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July 2011 Archives

Deportation proceeding extended in North Carolina case

The DREAM Act seeks to give young adults who have lived in the country for most of their lives a path to citizenship, but it has not yet passed. This means many young people in both South Carolina and North Carolina live in fear of deportation after being brought to the county illegal by their parents when they were young.

Congressman arrested at White House deportation protest

Immigration is a highly contentious issue in South Carolina and the rest of the United States right now, with lawmakers speaking out on all sides of the issue. But one representative took demonstrating his beliefs to the next level by protesting deportation in front of the White House yesterday, and ended up arrested.

Migrant family reunited thanks to Skype

Skype, the well-known video conferencing software, is not something one necessarily thinks of when reading a news story involving deportation and child custody hearings. However, in the case of one Mexican migrant family, it has made all the difference.

New crime hotline for Spanish speakers in South Carolina

In what members of the South Carolina Hispanic Leadership Council call a victory for Hispanics, Spanish-speaking immigrants living in South Carolina now have a special telephone hotline to report crimes. The hotline, called S.C. Crime Stoppers, is operated 24 hours a day, seven days a week and is staffed by Spanish-speaking operators.

Another case to test gay marriage and green cards

We have recently discussed the struggle bi-national gay couples face when one spouse is at risk of deportation because the Defense of Marriage Act, which prevents the federal government from recognizing a same-sex marriage, stands in the way of applying for a green card.

How do I apply for Asylum in South Carolina?

Individuals seeking asylum in the U.S. must demonstrate that there is a well-founded fear of persecution based on their race, religion, nationality, membership in a particular social group or political opinion if returned to their country of origin. To be considered for asylum relief, the applicant generally must file his/her application with supporting documentation, including, without limitation, a personal statement showing a well-founded fear of persecution, with the United States Citizenship and Immigration Services (USCIS) within one year of entering the U.S. The USCIS does not charge any filing fee for seeking asylum relief.

NFL player could be deported if convicted of aggravated felony

Immigration issues affect countless Americans, even those we may never expect. Recently, it was reported that New York Jets football player Kenrick Ellis could face deportation depending on the outcome of a trial for an arrest that took place in April 2010. This is because Ellis was born in Jamaica and is not a United States citizen.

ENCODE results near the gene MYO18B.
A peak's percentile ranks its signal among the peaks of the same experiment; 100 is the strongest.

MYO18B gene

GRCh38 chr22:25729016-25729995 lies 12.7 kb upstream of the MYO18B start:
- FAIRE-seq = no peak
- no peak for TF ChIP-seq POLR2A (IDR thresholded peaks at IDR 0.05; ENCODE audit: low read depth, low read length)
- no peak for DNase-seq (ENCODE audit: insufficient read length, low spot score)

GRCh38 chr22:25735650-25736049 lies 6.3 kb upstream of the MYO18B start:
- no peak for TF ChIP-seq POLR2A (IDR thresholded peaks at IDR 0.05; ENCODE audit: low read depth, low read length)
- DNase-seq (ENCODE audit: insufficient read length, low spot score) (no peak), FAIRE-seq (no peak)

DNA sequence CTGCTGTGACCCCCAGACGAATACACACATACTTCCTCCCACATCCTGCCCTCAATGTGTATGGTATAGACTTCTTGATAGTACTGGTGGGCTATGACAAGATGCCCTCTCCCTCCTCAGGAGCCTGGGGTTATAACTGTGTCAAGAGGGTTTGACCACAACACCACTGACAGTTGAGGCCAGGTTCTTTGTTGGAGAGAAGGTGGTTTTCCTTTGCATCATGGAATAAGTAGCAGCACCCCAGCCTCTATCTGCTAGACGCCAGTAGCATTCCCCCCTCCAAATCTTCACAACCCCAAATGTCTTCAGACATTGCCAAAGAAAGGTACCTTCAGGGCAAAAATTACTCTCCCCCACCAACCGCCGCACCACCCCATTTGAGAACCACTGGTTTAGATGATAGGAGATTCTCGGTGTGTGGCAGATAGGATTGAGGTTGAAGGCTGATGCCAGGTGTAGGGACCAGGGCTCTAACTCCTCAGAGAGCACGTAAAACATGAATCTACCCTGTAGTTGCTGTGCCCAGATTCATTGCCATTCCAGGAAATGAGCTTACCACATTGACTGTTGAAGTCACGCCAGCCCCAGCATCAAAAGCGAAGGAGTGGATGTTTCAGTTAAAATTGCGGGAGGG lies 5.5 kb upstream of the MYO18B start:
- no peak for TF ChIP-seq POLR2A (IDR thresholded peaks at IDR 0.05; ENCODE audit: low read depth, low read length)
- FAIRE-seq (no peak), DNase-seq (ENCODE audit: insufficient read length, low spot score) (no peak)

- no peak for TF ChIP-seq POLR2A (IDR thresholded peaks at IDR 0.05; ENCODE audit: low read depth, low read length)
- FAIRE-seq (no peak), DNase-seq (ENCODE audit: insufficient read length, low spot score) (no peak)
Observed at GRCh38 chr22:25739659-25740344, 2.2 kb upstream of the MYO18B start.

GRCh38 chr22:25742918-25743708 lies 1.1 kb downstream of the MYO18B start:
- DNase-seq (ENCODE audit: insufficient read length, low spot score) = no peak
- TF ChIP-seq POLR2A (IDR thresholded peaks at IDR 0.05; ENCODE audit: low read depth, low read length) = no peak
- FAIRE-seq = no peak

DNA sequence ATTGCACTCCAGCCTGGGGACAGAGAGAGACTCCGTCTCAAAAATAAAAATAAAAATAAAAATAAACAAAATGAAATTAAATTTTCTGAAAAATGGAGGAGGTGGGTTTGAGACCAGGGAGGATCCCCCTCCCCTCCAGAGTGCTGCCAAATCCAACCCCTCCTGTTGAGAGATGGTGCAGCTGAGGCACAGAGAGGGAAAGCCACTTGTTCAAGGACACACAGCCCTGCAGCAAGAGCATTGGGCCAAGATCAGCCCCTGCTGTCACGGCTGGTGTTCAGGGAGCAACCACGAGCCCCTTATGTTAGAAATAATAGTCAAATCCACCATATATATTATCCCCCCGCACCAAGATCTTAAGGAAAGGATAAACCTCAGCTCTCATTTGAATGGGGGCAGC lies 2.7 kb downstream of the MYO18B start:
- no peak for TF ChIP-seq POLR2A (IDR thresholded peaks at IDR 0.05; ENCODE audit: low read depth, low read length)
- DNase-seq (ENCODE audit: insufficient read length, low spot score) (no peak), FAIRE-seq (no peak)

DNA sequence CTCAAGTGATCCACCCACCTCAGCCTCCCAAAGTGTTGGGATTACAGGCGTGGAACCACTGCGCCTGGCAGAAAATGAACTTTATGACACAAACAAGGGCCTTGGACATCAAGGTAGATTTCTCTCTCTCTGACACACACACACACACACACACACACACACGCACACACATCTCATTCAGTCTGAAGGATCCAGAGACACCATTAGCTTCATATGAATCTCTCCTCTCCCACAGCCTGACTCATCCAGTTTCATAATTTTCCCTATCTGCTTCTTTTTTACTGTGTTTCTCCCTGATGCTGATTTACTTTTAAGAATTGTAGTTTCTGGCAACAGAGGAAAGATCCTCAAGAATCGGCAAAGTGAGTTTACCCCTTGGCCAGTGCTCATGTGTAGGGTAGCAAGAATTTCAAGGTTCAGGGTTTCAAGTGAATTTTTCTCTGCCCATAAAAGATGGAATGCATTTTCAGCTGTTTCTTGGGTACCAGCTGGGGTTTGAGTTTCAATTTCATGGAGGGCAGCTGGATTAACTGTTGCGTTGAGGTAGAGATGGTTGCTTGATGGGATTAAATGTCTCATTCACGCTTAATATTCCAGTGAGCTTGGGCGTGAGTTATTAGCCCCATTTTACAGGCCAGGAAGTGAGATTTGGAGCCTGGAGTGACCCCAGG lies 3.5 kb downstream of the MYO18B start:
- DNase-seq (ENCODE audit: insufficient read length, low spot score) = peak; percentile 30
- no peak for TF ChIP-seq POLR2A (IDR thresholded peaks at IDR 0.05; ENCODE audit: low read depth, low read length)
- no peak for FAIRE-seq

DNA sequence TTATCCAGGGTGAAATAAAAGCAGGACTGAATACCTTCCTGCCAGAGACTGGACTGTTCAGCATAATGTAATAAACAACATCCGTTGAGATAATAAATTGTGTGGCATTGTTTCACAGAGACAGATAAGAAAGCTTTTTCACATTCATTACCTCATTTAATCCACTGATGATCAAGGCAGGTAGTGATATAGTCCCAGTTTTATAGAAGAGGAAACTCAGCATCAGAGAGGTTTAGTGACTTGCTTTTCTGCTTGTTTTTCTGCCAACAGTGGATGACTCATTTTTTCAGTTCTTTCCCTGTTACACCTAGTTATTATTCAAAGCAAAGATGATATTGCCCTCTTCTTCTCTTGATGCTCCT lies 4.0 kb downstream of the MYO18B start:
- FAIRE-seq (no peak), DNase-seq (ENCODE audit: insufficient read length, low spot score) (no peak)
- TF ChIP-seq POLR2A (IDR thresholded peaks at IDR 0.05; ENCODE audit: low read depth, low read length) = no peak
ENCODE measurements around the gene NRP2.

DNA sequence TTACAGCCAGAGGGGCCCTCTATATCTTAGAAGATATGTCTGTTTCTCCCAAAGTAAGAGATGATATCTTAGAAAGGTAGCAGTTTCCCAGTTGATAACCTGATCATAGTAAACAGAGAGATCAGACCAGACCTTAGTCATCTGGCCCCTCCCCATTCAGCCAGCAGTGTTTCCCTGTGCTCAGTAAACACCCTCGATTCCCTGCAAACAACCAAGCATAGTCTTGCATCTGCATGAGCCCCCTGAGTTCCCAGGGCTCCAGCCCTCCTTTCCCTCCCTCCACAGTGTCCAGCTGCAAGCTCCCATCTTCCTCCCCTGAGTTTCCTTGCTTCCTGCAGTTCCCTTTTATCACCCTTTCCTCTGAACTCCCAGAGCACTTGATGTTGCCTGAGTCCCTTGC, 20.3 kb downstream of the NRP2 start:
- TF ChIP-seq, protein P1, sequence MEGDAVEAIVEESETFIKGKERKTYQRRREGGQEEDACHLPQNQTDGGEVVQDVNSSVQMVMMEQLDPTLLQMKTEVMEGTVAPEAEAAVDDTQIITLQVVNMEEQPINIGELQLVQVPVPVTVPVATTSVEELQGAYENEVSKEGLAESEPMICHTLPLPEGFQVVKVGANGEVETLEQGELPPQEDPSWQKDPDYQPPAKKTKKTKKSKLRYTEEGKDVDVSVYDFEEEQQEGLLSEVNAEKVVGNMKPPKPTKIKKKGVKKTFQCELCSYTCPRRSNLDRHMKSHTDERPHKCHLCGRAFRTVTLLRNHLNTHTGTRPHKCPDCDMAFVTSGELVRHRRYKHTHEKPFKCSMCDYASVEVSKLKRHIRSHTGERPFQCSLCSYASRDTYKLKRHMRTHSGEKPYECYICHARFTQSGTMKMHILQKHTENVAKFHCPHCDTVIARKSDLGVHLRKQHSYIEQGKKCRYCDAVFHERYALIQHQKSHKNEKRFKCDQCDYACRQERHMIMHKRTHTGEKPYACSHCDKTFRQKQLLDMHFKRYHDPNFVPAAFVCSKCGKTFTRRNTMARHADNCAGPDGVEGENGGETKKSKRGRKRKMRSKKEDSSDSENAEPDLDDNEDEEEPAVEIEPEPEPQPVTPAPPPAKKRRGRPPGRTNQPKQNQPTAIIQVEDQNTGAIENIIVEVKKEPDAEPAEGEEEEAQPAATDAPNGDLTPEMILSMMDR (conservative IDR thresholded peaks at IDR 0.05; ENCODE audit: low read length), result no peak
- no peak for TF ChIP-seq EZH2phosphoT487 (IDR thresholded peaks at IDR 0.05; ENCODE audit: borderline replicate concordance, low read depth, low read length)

Are you seeking a green card in South Carolina?

I am often contacted about green cards for illegal entrants (aliens) who have not been inspected, admitted or paroled into the United States.  Generally, in illegal entry cases, the alien cannot get a green card (lawful permanent residency) unless the alien satisfies certain waiver requirements. First, the alien must file a waiver application for admission to the U.S. The bigger hurdle, however, is establishing that the alien is eligible for a waiver because illegal entrants to the U.S. who have been here for more than 180 days but less than 1 year are subject to a bar of 3 years upon voluntarily leaving the U.S. and a bar of 10 years if they have been in the U.S. for 1 year or more. Generally, in order to be eligible for a waiver, the alien must demonstrate that his or her U.S. citizen or lawful permanent resident spouse or parent would experience extreme hardship if denied admission to the U.S. "Extreme hardship" requires presentation of substantial evidence, including, without limitation:

Obama admits E-Verify tool needs improvement

As an undocumented worker, finding employment is getting increasingly more difficult as many states and the federal government are cracking down on the hiring practice of businesses, which forces businesses to make employees jump through additional hoops.

DREAM supporters seek to stop deportation of Carolina student

A 22-year-old who is in jeopardy of being deported to Mexico has made national headlines this week as members of the North Carolina Dream Team, the state's advocacy group made up of young people who support the DREAM Act, help him fight the removal.

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